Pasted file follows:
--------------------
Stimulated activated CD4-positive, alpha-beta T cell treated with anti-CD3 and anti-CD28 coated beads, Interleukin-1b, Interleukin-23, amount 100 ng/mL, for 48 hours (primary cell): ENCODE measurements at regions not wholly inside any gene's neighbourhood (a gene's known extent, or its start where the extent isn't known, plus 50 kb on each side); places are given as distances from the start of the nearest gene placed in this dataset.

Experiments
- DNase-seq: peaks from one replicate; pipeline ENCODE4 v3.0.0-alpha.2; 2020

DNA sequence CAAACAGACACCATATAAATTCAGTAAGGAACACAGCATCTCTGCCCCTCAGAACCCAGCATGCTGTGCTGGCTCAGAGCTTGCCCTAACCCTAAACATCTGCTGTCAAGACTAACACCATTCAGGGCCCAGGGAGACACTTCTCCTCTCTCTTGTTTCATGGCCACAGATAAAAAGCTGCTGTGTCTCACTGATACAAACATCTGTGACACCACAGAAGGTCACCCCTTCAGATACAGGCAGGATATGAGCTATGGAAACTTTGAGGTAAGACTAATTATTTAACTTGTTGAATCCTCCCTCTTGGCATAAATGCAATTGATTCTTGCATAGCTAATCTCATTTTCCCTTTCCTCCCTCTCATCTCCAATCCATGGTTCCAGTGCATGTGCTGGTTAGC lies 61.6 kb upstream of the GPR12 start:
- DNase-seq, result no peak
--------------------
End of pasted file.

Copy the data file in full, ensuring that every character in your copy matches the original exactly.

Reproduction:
Stimulated activated CD4-positive, alpha-beta T cell treated with anti-CD3 and anti-CD28 coated beads, Interleukin-1b, Interleukin-23, amount 100 ng/mL, for 48 hours (primary cell): ENCODE measurements at regions not wholly inside any gene's neighbourhood (a gene's known extent, or its start where the extent isn't known, plus 50 kb on each side); places are given as distances from the start of the nearest gene placed in this dataset.

Experiments
- DNase-seq: peaks from one replicate; pipeline ENCODE4 v3.0.0-alpha.2; 2020

DNA sequence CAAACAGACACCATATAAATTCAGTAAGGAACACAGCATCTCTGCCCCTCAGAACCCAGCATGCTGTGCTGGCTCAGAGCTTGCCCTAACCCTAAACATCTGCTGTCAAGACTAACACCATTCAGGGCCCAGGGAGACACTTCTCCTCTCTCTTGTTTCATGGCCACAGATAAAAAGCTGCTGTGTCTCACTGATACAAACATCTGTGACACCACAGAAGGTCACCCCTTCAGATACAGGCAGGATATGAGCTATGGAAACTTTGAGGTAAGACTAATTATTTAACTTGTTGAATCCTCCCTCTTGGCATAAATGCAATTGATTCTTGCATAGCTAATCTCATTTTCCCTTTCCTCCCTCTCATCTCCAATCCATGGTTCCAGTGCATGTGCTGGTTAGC lies 61.6 kb upstream of the GPR12 start:
- DNase-seq, result no peak